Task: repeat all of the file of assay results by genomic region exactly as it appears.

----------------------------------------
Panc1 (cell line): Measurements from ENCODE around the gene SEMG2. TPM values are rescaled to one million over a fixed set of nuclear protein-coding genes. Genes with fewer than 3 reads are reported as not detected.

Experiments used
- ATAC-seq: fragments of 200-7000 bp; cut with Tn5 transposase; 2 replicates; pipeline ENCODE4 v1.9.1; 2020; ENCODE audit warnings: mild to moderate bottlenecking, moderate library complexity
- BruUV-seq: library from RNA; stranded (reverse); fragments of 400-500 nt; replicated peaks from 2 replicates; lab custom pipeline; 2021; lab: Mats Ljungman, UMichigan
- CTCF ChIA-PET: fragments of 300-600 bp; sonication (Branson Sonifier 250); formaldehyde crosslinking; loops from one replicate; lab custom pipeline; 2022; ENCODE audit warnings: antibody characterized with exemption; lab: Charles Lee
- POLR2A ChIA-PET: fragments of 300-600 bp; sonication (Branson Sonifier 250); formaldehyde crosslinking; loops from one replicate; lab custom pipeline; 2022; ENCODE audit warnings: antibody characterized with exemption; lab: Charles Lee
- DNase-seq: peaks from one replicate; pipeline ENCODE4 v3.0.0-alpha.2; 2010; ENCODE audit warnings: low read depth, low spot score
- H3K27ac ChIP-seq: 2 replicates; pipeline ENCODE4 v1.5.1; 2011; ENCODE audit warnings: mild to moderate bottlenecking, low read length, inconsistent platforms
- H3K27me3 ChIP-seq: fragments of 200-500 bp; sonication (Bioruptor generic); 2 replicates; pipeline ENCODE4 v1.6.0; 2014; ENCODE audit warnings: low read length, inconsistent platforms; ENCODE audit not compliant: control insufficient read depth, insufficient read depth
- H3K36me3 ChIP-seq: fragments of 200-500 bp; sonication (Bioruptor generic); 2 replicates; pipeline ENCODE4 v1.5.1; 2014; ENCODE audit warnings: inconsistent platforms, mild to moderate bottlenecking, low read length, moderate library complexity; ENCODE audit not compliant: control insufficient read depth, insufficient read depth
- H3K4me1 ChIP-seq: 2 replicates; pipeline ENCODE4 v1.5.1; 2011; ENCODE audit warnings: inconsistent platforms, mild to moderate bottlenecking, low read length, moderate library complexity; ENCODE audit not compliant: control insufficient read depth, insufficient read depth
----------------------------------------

Panc1 (cell line): Measurements from ENCODE around the gene SEMG2. TPM values are rescaled to one million over a fixed set of nuclear protein-coding genes. Genes with fewer than 3 reads are reported as not detected.

Experiments used
- ATAC-seq: fragments of 200-7000 bp; cut with Tn5 transposase; 2 replicates; pipeline ENCODE4 v1.9.1; 2020; ENCODE audit warnings: mild to moderate bottlenecking, moderate library complexity
- BruUV-seq: library from RNA; stranded (reverse); fragments of 400-500 nt; replicated peaks from 2 replicates; lab custom pipeline; 2021; lab: Mats Ljungman, UMichigan
- CTCF ChIA-PET: fragments of 300-600 bp; sonication (Branson Sonifier 250); formaldehyde crosslinking; loops from one replicate; lab custom pipeline; 2022; ENCODE audit warnings: antibody characterized with exemption; lab: Charles Lee
- POLR2A ChIA-PET: fragments of 300-600 bp; sonication (Branson Sonifier 250); formaldehyde crosslinking; loops from one replicate; lab custom pipeline; 2022; ENCODE audit warnings: antibody characterized with exemption; lab: Charles Lee
- DNase-seq: peaks from one replicate; pipeline ENCODE4 v3.0.0-alpha.2; 2010; ENCODE audit warnings: low read depth, low spot score
- H3K27ac ChIP-seq: 2 replicates; pipeline ENCODE4 v1.5.1; 2011; ENCODE audit warnings: mild to moderate bottlenecking, low read length, inconsistent platforms
- H3K27me3 ChIP-seq: fragments of 200-500 bp; sonication (Bioruptor generic); 2 replicates; pipeline ENCODE4 v1.6.0; 2014; ENCODE audit warnings: low read length, inconsistent platforms; ENCODE audit not compliant: control insufficient read depth, insufficient read depth
- H3K36me3 ChIP-seq: fragments of 200-500 bp; sonication (Bioruptor generic); 2 replicates; pipeline ENCODE4 v1.5.1; 2014; ENCODE audit warnings: inconsistent platforms, mild to moderate bottlenecking, low read length, moderate library complexity; ENCODE audit not compliant: control insufficient read depth, insufficient read depth
- H3K4me1 ChIP-seq: 2 replicates; pipeline ENCODE4 v1.5.1; 2011; ENCODE audit warnings: inconsistent platforms, mild to moderate bottlenecking, low read length, moderate library complexity; ENCODE audit not compliant: control insufficient read depth, insufficient read depth